A cardinal rule of both employment and human resources-based law is that an employer must follow its own policies and treat similarly-situated employees in a uniform manner. The failure to do so is relevant evidence of pretext for the discharge, but is not necessarily dispositive in every case. That same principle provides that similarly-situated employees must be similarly situated in all relevant respects and that the violations be of “comparable seriousness.”
In Findlator v. Allina Health Clinics, the U.S. Court of Appeals for the Eighth Circuit examined a situation involving friction between two employees, which it described as “interpersonal problems,” who were employed by the defendant employer. When a heated argument broke out and spilled into a patient waiting room, the plaintiff’s coworker took off her lab coat and twice threw it in the plaintiff’s direction. The plaintiff then approached the other employee, put her hands on the employee’s shoulders and pushed her. After an investigation, during which the plaintiff did not assert that her coworker had actually hit her with the lab coat when it was thrown, the plaintiff was terminated, but the coworker was simply issued a suspension and a final warning.
The plaintiff, to support her assertions that she was discriminatorily discharged because of her race, pointed out that they had both engaged in similar conduct but that the plaintiff had been terminated while the coworker, who was white, was not. Interestingly, the plaintiff also pointed out that the employer had admitted that it did consider the plaintiff’s race during its investigation. The employer countered that it did so, but only to ensure that no discriminatory animus impacted its employment decision. The court accepted that explanation.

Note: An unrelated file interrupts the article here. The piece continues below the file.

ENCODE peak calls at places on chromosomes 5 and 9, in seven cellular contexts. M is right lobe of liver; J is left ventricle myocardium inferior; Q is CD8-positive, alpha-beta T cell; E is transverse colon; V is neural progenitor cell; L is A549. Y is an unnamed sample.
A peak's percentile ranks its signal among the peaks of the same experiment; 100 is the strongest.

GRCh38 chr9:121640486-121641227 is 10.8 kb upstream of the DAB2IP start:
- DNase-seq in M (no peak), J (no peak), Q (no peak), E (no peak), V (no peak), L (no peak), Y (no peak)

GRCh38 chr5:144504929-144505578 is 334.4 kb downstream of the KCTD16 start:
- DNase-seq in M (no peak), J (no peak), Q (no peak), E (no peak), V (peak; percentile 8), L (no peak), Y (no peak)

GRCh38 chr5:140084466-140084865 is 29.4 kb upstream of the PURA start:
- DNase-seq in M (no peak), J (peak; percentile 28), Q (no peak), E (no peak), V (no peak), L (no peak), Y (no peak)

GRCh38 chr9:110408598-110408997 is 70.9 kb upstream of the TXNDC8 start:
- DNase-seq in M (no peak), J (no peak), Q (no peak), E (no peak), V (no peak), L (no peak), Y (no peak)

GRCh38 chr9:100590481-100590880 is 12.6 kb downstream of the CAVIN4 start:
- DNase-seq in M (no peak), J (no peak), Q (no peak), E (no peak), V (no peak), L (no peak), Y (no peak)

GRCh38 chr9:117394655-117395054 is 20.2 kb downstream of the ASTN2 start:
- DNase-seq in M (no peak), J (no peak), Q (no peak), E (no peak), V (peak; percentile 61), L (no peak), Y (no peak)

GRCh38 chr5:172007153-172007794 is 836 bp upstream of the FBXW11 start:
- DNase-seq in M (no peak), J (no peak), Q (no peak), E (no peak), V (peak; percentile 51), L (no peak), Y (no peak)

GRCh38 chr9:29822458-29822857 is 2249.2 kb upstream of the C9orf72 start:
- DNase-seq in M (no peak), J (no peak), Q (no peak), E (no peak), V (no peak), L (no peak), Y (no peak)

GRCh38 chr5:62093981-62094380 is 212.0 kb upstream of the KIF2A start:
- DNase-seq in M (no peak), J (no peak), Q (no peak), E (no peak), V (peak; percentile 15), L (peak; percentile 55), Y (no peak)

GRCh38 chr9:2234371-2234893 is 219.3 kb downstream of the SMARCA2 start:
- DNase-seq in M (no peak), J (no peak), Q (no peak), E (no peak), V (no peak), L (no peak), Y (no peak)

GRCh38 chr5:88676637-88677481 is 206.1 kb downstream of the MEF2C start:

In evaluating plaintiff’s claims, the court noted that employees being compared must have committed the same conduct without any mitigating or distinguishing circumstances. It also pointed out that the employer’s policy gave it the discretion to distinguish between different acts of violence and to distinguish acts of violence from threats of violence. The employer’s human resources director testified that the employer believed that pushing a coworker was more severe than simply throwing a lab coat, and asserted that the plaintiff’s behavior deserved a more severe punishment. The court noted that nothing in the employer’s Violence-Free Workplace policy or other policies prohibited the employer from treating some offenses as more severe than others and selecting a corrective action that it believed was proportional to the level of the severity of the violation. The Court upheld the dismissal of plaintiff’s claim.
It is significant in this decision that the employer’s policy allowed some leeway in evaluating the type of violent act and assessing the appropriate corrective action. Employers with disciplinary policies and, in particular, a workplace-violence policy, would be well advised to review their rules to make sure that the same leeway is built into their rule. A failure to do so could run afoul of the requirement of similar treatment of similar offenses in the course of defending an alleged discriminatory discharge.